Is your language opening or closing doors?
The words you use and the way you communicate is a personal choice. Your brand voice has considerable influence on your marketing strategy. Increasingly, marketers recognize the currency of inclusive language and its power to make a positive impact on a wider range of audiences. But what is inclusive language?
At its core, inclusion is about recognizing that your potential customers comprise diverse groups of people. In content creation, inclusion respects diversity in all forms, including ethnicity, gender identity, religion/spirituality, physical/mental ability and more. If your brand doesn’t convey a sense of inclusivity, you may inadvertently exclude some audiences. Millennials and Generation Z, with their substantial spending power, have done much to accelerate the inclusive language movement.1
Why it matters
Language is powerful — it can deepen and strengthen relationships, or it can confuse or even cause avoidable harm. Inclusive language encompasses words and phrases that can spark conversations with new clients and unlock valuable doors. Deloitte, Boston Consulting Group and Harvard Business Review research shows the same truth. Is your language tapping into that relationship-building potential?
Evolve with your customers
What’s great about language is that it’s flexible, expressive and evolves over time. Ultimately, we understand the bottom-line value of keeping pace with changing demographics and preferences. The Merriam-Webster Dictionary added 370 new words in 2022 and suggested that when many people use a word in the same way over a long enough period, that word becomes eligible for inclusion.
Make it a brand practice
Everyone’s brand is unique. By considering how inclusion fits into your brand, you’ll expand your reach and visibility into the future, earning audience loyalty and trust. The key is to make inclusive content an ongoing process that adapts with your stakeholders and audiences.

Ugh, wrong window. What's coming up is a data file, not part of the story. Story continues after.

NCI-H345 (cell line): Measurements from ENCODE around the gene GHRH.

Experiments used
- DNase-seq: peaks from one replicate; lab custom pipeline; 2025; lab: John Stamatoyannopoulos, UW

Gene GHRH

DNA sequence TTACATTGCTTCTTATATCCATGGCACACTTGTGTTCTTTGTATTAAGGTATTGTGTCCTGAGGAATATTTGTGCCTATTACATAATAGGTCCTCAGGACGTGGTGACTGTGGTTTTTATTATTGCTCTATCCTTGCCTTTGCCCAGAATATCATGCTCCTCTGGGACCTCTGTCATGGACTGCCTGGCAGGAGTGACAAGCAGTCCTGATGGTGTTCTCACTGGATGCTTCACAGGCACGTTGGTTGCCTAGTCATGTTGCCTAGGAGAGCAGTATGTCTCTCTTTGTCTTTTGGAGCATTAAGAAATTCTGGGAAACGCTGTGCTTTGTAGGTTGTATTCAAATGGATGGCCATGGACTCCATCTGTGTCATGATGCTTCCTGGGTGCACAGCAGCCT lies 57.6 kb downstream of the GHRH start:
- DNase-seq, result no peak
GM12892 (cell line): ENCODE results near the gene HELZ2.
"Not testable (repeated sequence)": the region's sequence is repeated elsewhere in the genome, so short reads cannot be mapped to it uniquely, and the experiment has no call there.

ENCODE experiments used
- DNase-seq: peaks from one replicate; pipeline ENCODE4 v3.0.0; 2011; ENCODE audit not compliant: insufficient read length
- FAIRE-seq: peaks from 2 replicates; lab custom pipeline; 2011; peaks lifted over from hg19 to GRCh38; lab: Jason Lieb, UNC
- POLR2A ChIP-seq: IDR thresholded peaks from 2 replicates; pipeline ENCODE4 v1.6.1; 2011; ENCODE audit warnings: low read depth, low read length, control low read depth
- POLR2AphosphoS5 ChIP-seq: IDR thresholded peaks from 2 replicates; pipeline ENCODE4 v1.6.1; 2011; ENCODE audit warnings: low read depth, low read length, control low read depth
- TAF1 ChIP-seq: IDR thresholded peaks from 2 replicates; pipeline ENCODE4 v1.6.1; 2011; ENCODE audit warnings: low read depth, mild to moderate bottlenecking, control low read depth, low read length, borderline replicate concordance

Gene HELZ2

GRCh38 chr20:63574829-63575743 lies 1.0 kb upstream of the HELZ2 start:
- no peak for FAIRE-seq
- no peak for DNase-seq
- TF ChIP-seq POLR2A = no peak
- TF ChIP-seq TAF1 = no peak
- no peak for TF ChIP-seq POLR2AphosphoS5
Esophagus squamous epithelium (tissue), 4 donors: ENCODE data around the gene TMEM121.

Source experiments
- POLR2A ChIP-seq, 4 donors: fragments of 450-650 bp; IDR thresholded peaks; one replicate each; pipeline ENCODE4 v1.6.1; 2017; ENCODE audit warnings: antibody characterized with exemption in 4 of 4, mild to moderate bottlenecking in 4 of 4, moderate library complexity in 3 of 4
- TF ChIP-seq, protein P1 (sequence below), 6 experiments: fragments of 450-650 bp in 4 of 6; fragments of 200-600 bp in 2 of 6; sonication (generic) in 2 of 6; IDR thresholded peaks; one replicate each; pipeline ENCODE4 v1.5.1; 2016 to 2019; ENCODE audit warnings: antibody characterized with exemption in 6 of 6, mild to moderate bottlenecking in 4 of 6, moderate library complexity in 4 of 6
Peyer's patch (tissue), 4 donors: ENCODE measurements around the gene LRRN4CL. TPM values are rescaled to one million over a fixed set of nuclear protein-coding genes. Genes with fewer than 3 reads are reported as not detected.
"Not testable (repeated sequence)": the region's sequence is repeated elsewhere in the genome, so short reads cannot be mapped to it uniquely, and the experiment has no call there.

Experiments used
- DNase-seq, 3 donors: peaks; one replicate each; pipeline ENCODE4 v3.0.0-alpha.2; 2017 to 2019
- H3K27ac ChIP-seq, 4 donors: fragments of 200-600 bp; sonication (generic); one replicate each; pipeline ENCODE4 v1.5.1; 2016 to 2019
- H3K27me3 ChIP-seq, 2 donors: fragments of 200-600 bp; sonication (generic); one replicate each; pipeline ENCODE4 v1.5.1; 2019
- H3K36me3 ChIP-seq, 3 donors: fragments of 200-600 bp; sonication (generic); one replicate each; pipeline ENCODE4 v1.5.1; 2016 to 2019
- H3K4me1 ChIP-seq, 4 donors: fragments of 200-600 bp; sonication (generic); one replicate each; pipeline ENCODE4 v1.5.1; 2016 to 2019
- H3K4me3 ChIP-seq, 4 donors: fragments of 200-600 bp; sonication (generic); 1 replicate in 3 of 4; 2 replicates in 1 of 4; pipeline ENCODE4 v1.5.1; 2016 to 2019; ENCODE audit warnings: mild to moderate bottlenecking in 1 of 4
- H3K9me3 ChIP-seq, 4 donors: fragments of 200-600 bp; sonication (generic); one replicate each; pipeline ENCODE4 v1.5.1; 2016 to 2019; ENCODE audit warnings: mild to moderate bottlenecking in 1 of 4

Ways to make language more inclusive
You might want to start with ensuring your marketing materials, websites and all your other assets reflect the varied population and voices around us. Here are some inclusive language options to consider:
Use plain language versus jargon
- Rather than “piece of cake,” say “straightforward,” “easy” or “simple”
- A phrase like “in light of” turns more succinctly into “because of”
- We are not “in the loop” but we “are aware”
Pay attention to pronouns
- According to The Associated Press Stylebook, it’s preferable to refer to a person as “they” instead of “he” or “she”
- Rather than “man” or “woman,” use “person” or “individual”
- It’s not “his” or “her” document, but “their” document
Put everyone in the picture
- Make sure your images and emojis include a wide cross-section of people and groups
- Consider using both colours and labels in design for people who can’t distinguish hues
- On websites, use both images and text so that everyone gets the message
Adopt gender-neutral family labels
- Use “parent” or “guardian” versus “mom” and “dad”
- Replace “husband” and “wife” with “spouse” or “partner”
- “Pibling” has become popular when referring to aunts and uncles (stands for parent’s sibling)
Be mindful of accessibility-inclusive language
- Commonplace expressions like “turning a blind eye” could be perceived as insensitive
- A person is “hard of hearing” rather than “hearing impaired”
- Rather than “wheelchair bound,” a person “uses a wheelchair” to assist with mobility
It’s a good idea for companies and their brands to craft their own approach toward using inclusive language to create messages that resonate with each audience segment.
Interested in learning more? Let Ext. help you integrate inclusive language so you can connect with more people, communities and opportunities. Contact us today at 1.844.243.1830 or firstname.lastname@example.org.